Rick Archer: Yeah, you know the nursery rhyme Row, row, row your boat. So, you’re going down the stream in a boat, and the stream carries you along, you don’t have much choice about that. But you have an oar, and you can row and so you can kind of steer the boat this way and prevent hitting that rock and you can assist in certain ways to make sure that the journey down the stream is as smooth as possible.

Clare Goldsberry: Right, that’s a good way to look at it. I like that analogy. We always have, I think we always have options. And that’s one of the great things about human rebirth. In Buddhism, they say it took us lifetimes to attain finally a human rebirth, after experiencing rebirth in many other forms. And the nice thing about being human is we can make choices. We can choose what we do and say. Our actions, body, speech, and mind. We do have options. We also have to be ready them to accept whatever the consequences of those options that we’ve chosen are, because choice I think, is an important thing, especially for humans, because we can make those choices. And I so I think that it’s, like you said, we’re in this stream, but we can choose. And we can also choose to row over to the shore and get out.

Rick Archer: Yeah, sure. The Gita verse which goes, you have control over action alone, never over its fruits. So, then it says live not for the fruits of action or attach yourself to inaction. In other words, do your best, and you can’t guarantee what the outcome is going to be, but focus on the present and do the best you can and then you’re increasing the likelihood of a desirable outcome.

Clare Goldsberry: Yeah, and don’t become attached to outcomes. Buddha talks a lot about that about nonattachment to outcomes. And I think that that’s one of the really disconcerting things about life and the way we live it.  We get attached to outcomes, or we have expectations that life should turn out this way or that way. And I’ve always said, the road to hell is paved with unmet expectations. People suffer because of their unmet expectations. And so, I think it’s really important that we don’t get attached to outcomes. And again, that would be like embracing all as the path. We don’t know where life is going to lead us. Ravi mentioned just a week ago, in class that, boy, he said, we’re all one breath away from death. And getting back to that topic.  To get attached to outcomes or have expectations that life is going to be different, or it’s going to be what we want it to be and not what it is, really brings a lot of suffering. And so, we just we have to learn to go with the flow of the stream. But like you said, we also have oars, and we just can’t get attached to, to outcomes or attached to our perceptions or attached to our rules in life.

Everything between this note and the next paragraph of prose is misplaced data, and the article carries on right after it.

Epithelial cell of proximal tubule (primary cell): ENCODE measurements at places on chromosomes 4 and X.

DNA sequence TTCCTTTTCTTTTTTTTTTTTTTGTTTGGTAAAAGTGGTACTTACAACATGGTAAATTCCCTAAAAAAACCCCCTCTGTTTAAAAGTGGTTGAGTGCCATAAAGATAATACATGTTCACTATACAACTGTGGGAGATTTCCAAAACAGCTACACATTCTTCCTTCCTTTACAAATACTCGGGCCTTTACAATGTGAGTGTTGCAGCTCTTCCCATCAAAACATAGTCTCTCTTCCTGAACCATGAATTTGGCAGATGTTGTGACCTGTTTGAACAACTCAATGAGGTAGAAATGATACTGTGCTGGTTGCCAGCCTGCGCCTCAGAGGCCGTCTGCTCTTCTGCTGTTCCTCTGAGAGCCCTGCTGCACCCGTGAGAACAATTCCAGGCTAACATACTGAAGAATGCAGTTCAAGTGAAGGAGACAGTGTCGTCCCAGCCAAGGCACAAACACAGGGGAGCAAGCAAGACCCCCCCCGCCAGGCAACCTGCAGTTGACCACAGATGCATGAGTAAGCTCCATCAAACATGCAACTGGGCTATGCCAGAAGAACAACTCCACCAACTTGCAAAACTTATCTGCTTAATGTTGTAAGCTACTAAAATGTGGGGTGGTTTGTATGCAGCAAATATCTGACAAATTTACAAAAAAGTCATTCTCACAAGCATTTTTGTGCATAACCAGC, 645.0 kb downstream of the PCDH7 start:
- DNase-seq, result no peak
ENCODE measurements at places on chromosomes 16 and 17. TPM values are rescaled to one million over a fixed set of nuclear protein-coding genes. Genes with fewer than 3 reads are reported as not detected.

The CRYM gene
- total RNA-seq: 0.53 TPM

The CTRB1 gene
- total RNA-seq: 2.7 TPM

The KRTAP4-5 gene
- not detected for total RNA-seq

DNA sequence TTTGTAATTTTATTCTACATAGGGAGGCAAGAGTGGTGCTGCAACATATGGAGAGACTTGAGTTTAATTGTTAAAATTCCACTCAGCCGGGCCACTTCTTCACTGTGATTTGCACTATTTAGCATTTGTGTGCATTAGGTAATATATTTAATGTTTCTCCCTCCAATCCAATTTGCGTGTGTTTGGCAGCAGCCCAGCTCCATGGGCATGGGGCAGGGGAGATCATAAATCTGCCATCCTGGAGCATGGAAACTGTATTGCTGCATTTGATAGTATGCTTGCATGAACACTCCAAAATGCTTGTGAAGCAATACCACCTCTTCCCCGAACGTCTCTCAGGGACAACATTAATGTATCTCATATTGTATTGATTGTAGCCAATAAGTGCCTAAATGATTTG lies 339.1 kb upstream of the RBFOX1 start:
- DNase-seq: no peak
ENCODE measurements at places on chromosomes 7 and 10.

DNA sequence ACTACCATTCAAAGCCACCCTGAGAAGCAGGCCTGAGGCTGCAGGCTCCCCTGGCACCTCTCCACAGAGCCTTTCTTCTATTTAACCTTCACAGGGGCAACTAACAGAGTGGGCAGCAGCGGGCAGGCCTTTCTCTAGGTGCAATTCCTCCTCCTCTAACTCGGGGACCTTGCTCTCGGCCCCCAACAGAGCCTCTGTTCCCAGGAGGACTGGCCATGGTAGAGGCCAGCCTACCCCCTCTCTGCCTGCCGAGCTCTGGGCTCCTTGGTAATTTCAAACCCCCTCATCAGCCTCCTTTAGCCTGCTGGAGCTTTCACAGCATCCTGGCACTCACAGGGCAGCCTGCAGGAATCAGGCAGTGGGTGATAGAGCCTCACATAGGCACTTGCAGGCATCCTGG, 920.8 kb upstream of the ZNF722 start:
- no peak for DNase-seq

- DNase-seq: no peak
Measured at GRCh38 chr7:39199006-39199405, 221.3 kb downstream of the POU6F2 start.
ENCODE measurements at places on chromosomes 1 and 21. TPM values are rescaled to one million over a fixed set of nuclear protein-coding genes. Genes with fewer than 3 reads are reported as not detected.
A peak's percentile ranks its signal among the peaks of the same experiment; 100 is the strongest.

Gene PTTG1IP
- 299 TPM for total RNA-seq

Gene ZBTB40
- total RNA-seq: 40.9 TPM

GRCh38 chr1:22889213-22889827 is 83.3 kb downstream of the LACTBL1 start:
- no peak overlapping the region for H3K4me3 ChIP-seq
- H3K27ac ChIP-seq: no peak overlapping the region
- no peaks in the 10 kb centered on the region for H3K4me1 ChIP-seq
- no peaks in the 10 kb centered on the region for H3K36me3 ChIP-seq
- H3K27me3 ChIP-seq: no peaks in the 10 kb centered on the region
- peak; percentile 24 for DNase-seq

Rick Archer: Yeah, we’ll always be frustrated if we do. The way I play it, it’s as if we’re in a marvelous, huge theatrical production. And the script writer is just brilliant, and we don’t know exactly how this whole thing is going to turn out. We’re playing our part. And there continues to be twists and turns in the plot, and we’re playing our part to the best of our ability, but each twist and turn, you think, I’ll be darned I didn’t see that coming. That’s interesting. Since we’re not the script writer, if we’re attached to particular outcomes, we’re always going to be frustrated. Or stymied.

Clare Goldsberry: Yeah, that’s right. And obviously talking about the stream reminds me of, in January of 2004, just four months before Brent died, they had to at work, he was working, he was a salesperson for a large company. And so, in their sales meeting, they were supposed to come up with a word that would describe their, I guess their feelings or their goals or something. But it had been just one word. And Brent came up with the word flow. That was going to be his word for the year. And I thought, wow, how apropos. And so, I immediately went to my library and dug out the book that I’ve had for years Flow, the Psychology of Optimum Experience is by that with guy was a big, long name, Mihaly Csikszentmihalyi. I don’t even know how to pronounce it. But this book Flow, and it was great. And I even quoted out of that book, in my book about what flow is and how to make every experience an optimal experience. And I think that’s tricky. That’s tricky, especially when things happen that we don’t necessarily like, or we didn’t plan. Or the outcomes were different than what we had originally expected them to be. And I thought, well, how great that Brent chose that word flow. And that I had a book about flow. And it got me back into that book that I hadn’t looked at, since the 70s when it came out. And I thought how great that is that it’s very Buddhist in nature that, we can embrace all as the path if we just kind of let go of our expectations, let go of our attachments to outcomes, and those sorts of things. We can experience flow, but it takes some work.